Among the most rapidly expanding areas of knowledge in the diabetes arena are the relationships among genetic variables and the risk of developing diabetes mellitus. Several general sessions and the two major scientific research awards were related to understanding how genetic studies are beginning to unravel the heterogeneity of Type 2 diabetes mellitus (T2DM). I will discuss the general session issues only briefly, but the presentations by two ADA awardees on one form of monogenic diabetes were very insightful.
When the Human Genome Project got underway, Dr. Francis Collins (current director of the NIH) was its lead. At many national meetings, including the AHA and ADA, he described diabetes mellitus as the classic example of a complex disorder. He posited that the Human Genome Project might not provide immediate clear evidence of causal genetic relationships for diabetes risk. This view has turned out to be prescient. Whereas now, GWAS analyses have reported hundreds of genes associated with T2DM, and genetic risk scores have been developed, there is, as yet, no genetic panel that can be used in clinical practice to predict future T2DM. But the story is unfolding as investigators now seek to understand whether genes are associated with specific protein products, modulate the effects of other genes, or may involve pathways associated with known pathophysiologic features of diabetes such as insulin secretion or insulin resistance. Methods are now available to determine whether the genes have exposed chromatin and thus may be functional or whether they represent comparatively “silent” associations.
One area of genetic and clinical success is in the area of monogenic diabetes. In 1974, Dr. Robert Tattersall from the U.K. noted that there were families in which early-onset diabetes mellitus occurred in multiple siblings and over multiple generations. The disease pattern was consistent with an autosomal dominant form of T2DM. Early confirmation for these observations in the U.S. was made by Dr. Stefan Fajans at the University of Michigan. The terms currently applied to this familial diabetes have been monogenic diabetes or maturity-onset diabetes of youth (MODY). Over the past several decades, at least 14 different genes have been associated with MODY. Among these genes are ones that modulate insulin secretion by the beta-cell and the function of ATP channels necessary for insulin secretion.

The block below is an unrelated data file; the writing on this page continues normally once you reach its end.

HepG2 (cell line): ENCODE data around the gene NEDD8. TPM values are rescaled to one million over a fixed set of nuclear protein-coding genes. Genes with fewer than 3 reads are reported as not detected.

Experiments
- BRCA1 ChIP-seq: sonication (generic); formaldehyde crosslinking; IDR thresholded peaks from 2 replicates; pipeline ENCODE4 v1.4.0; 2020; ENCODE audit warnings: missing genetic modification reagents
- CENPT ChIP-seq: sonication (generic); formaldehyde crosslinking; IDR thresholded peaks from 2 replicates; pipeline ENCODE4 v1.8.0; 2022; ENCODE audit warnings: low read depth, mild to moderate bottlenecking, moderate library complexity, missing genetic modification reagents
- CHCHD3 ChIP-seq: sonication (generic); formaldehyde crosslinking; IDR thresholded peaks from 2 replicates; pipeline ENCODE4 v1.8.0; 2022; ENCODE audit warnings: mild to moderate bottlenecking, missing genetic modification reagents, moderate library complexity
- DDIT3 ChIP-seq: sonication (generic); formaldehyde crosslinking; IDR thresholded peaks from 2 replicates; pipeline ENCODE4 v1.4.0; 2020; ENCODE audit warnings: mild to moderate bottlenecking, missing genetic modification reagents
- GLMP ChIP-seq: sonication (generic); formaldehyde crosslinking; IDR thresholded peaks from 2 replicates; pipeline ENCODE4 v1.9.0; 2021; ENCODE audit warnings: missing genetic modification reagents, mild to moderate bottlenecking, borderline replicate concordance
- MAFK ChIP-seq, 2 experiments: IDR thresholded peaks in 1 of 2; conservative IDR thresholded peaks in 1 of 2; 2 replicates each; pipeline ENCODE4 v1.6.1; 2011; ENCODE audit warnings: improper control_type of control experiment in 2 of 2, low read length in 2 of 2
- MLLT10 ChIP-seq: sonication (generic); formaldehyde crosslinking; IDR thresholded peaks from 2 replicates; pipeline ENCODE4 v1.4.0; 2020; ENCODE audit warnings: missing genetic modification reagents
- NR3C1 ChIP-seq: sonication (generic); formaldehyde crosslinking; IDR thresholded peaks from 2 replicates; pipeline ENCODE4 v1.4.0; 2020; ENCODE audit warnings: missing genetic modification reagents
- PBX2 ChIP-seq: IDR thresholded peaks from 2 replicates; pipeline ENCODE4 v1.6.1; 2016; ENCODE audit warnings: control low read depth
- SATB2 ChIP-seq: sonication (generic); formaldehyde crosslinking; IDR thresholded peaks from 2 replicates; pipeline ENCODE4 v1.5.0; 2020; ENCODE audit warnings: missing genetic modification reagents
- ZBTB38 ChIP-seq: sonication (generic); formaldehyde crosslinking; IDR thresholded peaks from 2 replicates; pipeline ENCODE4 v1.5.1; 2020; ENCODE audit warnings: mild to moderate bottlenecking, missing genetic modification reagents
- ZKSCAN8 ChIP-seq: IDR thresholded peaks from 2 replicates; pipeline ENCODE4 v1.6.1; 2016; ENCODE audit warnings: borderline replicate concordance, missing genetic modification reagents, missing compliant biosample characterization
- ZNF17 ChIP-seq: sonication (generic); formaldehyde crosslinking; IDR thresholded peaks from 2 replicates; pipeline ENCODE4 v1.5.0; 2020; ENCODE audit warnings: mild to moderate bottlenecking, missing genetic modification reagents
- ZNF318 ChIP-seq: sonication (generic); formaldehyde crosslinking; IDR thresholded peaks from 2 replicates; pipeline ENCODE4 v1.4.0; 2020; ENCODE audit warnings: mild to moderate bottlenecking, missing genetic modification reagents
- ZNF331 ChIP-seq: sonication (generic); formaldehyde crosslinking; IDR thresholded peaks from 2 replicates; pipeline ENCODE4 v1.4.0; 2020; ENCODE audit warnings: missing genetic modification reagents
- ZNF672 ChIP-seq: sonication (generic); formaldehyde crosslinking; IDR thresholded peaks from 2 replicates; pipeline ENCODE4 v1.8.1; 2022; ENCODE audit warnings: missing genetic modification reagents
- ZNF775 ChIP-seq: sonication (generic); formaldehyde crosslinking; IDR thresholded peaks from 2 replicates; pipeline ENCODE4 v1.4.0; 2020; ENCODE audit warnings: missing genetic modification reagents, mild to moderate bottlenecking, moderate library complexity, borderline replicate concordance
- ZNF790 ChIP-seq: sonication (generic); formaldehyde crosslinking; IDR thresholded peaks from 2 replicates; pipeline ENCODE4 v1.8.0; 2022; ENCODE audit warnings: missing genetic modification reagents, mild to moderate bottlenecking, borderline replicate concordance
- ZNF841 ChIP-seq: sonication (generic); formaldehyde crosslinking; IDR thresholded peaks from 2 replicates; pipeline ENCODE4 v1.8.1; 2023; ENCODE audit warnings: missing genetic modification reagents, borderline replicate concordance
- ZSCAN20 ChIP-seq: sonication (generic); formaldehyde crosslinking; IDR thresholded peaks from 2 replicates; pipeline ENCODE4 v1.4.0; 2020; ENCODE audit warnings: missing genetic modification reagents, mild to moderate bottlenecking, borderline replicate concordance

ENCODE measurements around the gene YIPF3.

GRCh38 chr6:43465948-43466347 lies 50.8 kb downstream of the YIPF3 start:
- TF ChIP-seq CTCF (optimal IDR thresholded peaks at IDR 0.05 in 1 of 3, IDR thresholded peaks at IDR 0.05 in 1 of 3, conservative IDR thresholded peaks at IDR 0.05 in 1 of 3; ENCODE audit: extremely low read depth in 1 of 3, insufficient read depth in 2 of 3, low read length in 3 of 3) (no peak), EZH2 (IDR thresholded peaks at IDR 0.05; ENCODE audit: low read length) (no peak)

The lecture by the Banting Medal recipient, Prof. Francis Ashcroft, was entitled “Metabolic Regulation of Insulin Secretion in Health and Disease.” Prof Ashcroft has devoted her career to understanding electrical activity in the beta-cell, as well as factors that modulate insulin secretion from the beta-cell. Insulin secretion is dependent on a pancreatic ATP-sensitive potassium (KATP) channel, and much of her work is in this area. Genetically determined alterations in this channel can result in both over or under secretion of insulin and, in turn, both neonatal hyperinsulinemia or diabetes mellitus. One such alteration in persons with monogenic diabetes results in a KATP channel, which is responsive to sulfonylureas. A quote from one of her publications succinctly captures the problem: “The data demonstrate that tiny changes in KATP channel activity can alter beta cell electrical activity and insulin secretion sufficiently to cause diabetes.” The Outstanding Scientific Achievement Award awardee was Dr. Anna L Goyn. Her lecture was entitled, “Mining the Genome for Gold—Drilling Down on Mechanisms for Pancreatic Islet Cell Dysfunction in Diabetes. Her presentation included clinical applications of these KATP channel abnormalities. A key theme in her lecture was the clinical impact of treating children whose diabetes had been (inappropriately) treated with insulin before the diagnosis of the monogenic form of diabetes, which was responsive to the sulfonylureas was made. In addition to elegant science she showed smiling pictures of groups of children whose diabetes was more easily managed with a sulfonylurea pill after having been on insulin therapy.
These two lectures were one of the highlights of the ADA 2022 scientific sessions. They included both elegances of the science and clear clinical impact in children who develop diabetes. The data presented also indicate that as diligent scientists and clinician-scientists continue to evaluate the relationships between genetics, pathophysiology and clinical features of T2DM, the extensive heterogeneity in T2DM will ultimately be much more well characterized.
Dr. Hoogwerf was formerly employed by Eli Lilly. He has received consulting fees from MannKind Corp and Zealand Corp and payments for reviewing material from Merck Manual.
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